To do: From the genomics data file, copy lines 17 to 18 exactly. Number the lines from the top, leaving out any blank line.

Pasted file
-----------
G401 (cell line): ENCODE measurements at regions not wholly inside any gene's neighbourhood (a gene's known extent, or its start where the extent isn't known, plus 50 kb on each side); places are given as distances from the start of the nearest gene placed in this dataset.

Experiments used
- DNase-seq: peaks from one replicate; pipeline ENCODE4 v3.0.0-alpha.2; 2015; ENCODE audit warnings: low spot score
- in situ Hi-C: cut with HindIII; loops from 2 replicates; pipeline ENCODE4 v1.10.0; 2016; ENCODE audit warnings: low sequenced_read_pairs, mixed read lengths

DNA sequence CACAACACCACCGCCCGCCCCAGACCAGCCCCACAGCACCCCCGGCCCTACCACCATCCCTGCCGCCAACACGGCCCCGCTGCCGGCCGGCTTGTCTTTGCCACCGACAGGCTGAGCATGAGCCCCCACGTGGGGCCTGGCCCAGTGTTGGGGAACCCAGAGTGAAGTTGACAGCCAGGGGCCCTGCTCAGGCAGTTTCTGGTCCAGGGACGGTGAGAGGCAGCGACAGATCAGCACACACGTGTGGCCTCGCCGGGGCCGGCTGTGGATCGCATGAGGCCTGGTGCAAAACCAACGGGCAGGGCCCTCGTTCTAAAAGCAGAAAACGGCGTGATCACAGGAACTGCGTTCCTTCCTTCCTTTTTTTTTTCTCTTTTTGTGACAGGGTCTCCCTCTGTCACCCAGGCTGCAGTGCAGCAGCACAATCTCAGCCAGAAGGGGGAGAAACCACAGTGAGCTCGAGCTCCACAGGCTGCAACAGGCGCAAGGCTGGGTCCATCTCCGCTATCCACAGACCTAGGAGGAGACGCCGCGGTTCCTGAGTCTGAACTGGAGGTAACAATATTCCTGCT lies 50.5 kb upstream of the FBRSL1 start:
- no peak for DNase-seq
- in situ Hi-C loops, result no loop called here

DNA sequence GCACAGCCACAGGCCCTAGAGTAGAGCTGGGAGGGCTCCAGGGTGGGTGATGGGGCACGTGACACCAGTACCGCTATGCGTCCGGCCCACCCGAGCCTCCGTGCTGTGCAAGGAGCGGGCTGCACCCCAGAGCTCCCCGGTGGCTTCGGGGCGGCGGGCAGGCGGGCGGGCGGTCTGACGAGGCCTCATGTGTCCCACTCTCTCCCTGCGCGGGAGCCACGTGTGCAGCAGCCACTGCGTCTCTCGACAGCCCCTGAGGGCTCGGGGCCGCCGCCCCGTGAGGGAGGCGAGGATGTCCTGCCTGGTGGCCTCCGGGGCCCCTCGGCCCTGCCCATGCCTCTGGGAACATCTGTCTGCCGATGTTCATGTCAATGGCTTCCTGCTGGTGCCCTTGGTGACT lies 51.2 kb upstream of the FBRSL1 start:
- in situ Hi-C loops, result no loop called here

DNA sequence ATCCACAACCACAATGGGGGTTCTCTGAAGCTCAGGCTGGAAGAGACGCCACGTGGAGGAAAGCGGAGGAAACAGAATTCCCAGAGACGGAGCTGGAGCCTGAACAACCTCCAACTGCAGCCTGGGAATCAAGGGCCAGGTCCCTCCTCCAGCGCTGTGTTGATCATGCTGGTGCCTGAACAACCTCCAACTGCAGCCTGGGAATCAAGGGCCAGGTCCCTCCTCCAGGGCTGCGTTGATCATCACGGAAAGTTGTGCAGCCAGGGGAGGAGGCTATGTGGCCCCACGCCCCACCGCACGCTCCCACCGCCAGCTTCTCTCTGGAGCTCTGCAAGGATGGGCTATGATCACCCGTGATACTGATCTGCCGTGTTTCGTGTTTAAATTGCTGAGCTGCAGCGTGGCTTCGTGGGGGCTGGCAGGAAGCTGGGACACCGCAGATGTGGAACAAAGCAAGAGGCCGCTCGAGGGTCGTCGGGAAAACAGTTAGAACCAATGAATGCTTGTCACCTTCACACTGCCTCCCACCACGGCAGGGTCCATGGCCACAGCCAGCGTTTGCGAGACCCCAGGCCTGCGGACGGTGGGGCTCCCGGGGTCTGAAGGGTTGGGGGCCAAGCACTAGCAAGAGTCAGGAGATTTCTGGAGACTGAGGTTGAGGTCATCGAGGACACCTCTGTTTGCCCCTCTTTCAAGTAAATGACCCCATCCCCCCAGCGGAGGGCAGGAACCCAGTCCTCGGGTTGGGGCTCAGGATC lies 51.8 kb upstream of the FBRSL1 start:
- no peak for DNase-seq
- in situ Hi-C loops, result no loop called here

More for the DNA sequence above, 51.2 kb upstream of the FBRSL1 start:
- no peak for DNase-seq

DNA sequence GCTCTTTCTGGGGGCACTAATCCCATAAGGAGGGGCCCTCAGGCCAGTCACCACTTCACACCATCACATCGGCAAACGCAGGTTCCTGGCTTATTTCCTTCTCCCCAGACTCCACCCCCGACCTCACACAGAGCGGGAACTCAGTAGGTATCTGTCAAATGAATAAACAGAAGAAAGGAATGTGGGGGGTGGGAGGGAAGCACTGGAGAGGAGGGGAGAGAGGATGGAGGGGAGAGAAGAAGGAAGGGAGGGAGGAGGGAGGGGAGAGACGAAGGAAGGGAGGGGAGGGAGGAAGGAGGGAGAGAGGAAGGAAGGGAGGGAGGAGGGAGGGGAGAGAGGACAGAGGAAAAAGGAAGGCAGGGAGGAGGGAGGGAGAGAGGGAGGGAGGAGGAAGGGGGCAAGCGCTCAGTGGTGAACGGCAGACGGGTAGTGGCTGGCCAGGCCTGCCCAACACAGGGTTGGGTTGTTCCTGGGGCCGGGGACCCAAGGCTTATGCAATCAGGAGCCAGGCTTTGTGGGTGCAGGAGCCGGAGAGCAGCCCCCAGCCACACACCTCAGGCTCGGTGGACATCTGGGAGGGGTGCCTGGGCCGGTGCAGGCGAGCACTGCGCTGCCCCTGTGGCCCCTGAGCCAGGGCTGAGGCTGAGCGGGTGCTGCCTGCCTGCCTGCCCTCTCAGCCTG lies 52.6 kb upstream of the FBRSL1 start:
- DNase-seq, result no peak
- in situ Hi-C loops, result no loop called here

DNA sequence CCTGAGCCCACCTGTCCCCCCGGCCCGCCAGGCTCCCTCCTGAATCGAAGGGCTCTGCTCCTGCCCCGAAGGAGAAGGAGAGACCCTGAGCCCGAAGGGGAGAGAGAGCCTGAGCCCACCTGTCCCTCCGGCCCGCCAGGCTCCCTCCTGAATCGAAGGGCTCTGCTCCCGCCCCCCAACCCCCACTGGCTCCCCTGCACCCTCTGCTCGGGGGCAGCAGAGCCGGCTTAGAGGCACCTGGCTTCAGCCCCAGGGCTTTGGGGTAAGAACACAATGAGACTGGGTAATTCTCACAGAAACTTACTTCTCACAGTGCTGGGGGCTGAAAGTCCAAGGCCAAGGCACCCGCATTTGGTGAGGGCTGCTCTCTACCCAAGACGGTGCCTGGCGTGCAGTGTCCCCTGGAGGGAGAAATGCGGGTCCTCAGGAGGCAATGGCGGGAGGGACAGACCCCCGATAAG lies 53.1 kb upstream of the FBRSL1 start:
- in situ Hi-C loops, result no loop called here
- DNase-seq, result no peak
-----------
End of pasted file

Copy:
- in situ Hi-C loops, result no loop called here

DNA sequence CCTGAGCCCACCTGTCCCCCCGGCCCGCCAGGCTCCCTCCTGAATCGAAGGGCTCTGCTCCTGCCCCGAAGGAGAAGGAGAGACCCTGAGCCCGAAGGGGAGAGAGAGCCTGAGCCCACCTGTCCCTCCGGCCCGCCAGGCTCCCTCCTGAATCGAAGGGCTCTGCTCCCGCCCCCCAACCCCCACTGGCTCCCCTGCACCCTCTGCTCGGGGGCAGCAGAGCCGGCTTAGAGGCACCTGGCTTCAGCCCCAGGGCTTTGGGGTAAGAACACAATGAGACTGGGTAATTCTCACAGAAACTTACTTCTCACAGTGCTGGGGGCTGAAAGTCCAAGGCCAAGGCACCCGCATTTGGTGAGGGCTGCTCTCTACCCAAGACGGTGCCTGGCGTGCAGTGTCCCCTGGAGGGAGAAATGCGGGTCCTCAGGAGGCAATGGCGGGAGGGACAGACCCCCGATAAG lies 53.1 kb upstream of the FBRSL1 start: